Having engaged with many manufacturers on this topic over the last few months, Make UK has found for the most part manufacturers felt more inclined to engage with their value chain on their scope 3 emissions and many have been inclined to explore net-zero in more depth.  

Apart from the lack of knowledge, the other main barrier to taking action is access to finance, and this is particularly the case for SMEs, who are already burdened by the financial consequences of the Covid-19 crisis and the new EU Trade and Cooperation Agreement (TCA) conditions.  

About 40% of carbon emission reductions for the  manufacturing sector are expected to come purely from the deployment of efficient and best available technologies, so investing in energy efficiency and process improvement is very important. This can be done by applying for grants and loans or by taking advantage of tax incentives.

Grants and loans  

National funds: one of the most important of these is the Industrial Energy Transformation Fund (IETF), open to businesses of any size in England, Wales or Northern Ireland and targeted at existing industrial process energy efficiency and deep decarbonisation projects in the manufacturing sector. It is designed to complement other government programs of innovation and early demonstration support with feasibility studies and deployment projects of technologies proven to work and ready for commercialisation on industrial sites.  

Other national funds such as the Industrial Energy Efficiency Accelerator exist to help resource low-carbon innovation and efficient technology processes, the Heat Networks  Investment Project to help connect buildings to a  centralised heating system and manufacturing technology that contribute to the green economy. 

Make UK members comment that the projects providing a route to commercialisation are the ones for which they lack the most support, rather than the earlier innovation projects. Indeed, the current EITF eligibility criteria, although recently adjusted to include smaller companies (250 employees), still deny access to many SMEs because the project size must be over £100,000 per site. Also, the fact that the fund is accessed via competition is deterring many.  

Despite the myriad of regional funds available (which are somewhat unevenly distributed), SMEs often do not have the resource to investigate each one of these and to identify the one that is right for them. 

If we are to succeed in decarbonising the bulk of our manufacturing sector, which is composed of 80% of SMEs, what is needed is a streamlined national funding system. This should be accessible to all companies of all sizes and from any region, covering smaller ‘close to commercialisation’ projects (in the order of the £10,000s), as long as they aim to reduce carbon emissions or improve energy efficiency (of their processes, buildings). 

Not only should these funds be accessible to energy-intensive (dispersed) sites, but they should also help the less energy-intensive SMEs in dispersed sites, the all-important non-foundation industries such as automotive, food and drink, electronics, which according to the Industrial Decarbonisation Strategy still emit 25% of industry’s total emissions.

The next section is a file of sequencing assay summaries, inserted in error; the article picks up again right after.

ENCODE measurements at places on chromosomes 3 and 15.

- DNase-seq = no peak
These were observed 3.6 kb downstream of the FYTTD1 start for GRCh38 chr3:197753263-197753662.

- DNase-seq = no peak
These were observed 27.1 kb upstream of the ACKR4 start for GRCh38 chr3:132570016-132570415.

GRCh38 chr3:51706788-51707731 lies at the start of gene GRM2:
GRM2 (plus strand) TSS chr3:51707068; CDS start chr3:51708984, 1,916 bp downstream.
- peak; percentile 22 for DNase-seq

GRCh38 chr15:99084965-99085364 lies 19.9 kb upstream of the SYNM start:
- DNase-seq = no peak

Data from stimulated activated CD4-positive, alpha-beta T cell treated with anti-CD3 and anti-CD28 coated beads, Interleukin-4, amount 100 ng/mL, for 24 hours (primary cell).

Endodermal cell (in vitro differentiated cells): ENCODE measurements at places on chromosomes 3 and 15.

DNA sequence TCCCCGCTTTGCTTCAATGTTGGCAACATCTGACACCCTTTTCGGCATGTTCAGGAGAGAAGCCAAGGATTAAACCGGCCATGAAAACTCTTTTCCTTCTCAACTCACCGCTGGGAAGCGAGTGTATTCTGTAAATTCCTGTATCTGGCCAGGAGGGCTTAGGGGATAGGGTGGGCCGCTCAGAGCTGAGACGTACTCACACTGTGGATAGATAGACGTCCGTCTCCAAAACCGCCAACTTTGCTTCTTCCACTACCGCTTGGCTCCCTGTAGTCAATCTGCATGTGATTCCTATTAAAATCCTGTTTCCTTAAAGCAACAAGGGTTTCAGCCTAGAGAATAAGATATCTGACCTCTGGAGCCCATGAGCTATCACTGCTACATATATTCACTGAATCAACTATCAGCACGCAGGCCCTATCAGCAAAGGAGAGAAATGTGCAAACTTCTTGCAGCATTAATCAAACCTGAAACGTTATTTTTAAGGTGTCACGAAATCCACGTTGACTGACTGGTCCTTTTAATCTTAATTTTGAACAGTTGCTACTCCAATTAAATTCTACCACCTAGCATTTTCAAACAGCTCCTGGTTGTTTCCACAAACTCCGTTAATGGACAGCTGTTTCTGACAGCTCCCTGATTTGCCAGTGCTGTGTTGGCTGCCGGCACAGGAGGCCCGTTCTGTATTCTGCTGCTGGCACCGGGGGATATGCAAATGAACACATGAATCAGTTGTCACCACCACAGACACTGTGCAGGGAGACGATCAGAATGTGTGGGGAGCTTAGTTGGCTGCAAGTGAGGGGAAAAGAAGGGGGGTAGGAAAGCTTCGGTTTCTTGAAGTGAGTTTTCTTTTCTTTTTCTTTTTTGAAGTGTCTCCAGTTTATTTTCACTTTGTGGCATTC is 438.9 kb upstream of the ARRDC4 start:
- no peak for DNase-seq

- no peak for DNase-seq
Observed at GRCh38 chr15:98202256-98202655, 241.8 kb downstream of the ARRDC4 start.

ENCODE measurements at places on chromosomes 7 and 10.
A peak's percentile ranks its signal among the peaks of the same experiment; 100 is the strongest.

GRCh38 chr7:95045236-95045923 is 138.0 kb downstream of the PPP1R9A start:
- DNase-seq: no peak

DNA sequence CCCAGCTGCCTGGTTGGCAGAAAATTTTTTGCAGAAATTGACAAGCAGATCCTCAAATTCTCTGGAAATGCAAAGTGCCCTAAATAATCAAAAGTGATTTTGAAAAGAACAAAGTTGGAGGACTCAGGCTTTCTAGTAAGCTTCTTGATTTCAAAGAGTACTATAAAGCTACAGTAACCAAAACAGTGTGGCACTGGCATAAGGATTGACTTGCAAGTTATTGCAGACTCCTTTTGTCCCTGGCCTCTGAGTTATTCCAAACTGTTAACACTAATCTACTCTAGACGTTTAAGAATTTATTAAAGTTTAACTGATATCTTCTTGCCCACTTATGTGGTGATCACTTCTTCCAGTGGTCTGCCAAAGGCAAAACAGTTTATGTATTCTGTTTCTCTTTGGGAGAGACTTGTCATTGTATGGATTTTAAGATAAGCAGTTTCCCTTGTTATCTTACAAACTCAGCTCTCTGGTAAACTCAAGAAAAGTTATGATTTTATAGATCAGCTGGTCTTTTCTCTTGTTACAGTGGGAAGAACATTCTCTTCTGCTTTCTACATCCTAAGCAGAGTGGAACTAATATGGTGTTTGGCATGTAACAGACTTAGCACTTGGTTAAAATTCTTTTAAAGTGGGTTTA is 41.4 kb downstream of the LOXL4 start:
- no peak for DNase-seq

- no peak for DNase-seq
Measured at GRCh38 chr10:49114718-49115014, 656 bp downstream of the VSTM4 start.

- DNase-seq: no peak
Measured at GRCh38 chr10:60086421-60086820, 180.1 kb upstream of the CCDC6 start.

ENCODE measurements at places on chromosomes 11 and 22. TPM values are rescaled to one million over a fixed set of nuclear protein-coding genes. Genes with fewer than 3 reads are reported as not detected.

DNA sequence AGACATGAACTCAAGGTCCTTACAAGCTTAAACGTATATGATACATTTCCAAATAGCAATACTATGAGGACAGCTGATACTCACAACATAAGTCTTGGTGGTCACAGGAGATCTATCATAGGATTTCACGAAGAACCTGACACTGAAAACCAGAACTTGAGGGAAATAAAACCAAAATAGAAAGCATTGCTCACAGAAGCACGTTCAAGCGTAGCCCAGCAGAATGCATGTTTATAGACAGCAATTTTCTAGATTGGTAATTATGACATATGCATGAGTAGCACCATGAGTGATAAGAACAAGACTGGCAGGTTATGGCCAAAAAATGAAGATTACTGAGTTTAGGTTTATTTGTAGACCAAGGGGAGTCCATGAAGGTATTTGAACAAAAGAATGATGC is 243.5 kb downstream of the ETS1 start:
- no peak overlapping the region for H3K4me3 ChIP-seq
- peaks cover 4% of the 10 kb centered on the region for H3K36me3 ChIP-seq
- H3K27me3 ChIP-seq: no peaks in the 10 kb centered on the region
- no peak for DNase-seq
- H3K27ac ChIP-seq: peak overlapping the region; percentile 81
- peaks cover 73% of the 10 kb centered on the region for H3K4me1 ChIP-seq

– Environment levies have been increasing significantly as the UK moves away from fossil fuels but for large emitters from energy-intensive industries there are exemptions and compensations for these costs. Smaller, but still high (but not necessarily intensive) emitters (e.g., metal processing) are not eligible to these compensation schemes and as a result are unfairly penalised without any recourse to any alleviation. These SMEs are essential to maintain a thriving value chain in the country and need as much help as they can to decarbonise their operations.  

It is also possible to earn revenue from energy management, by engaging in demand-side flexibility, if the operations allow the ability to control energy usage at short notice, or to generate energy to balance the supply and demand of the National Grid and the District Network Operators. However,  this is complex and specialist help is advised to ensure the adapted solution is found.  

– Tax incentives for net-zero projects: Changes to the capital allowances scheme were introduced in the Budget which will help with net-zero projects. The £1M annual investment allowance was extended to December 2021 so it is worth accelerating investments to fit them into 2021 to take full advantage of the extension. The 130% super deduction was introduced on main rate pool assets and qualifies for the £1M investment allowance. In addition, the loss relief carry-back has been extended from one to three years. A 50% first-year allowance for Special Pool assets e.g., all plant and machinery, integral building structures were also introduced. These can be claimed even for projects involving some grants (although the grant element itself cannot be included in the claim).  

The 130% super-deduction has been welcome and Make UK’s analysis from earlier this year suggests that a quarter of companies will bring forward investment plans in light of the new super-deduction and a further quarter will increase investment plans. That said, it is of limited help as it is in place for only two years, which does not match the longer investment cycles needed for this type of capital expenditure (e.g., for plant machinery or other technologies) which usually last at least 10-20 years. If a piece of equipment has not reached its end of life before the term of the scheme and provided the expected return on investment there will be no or little incentive to replace it.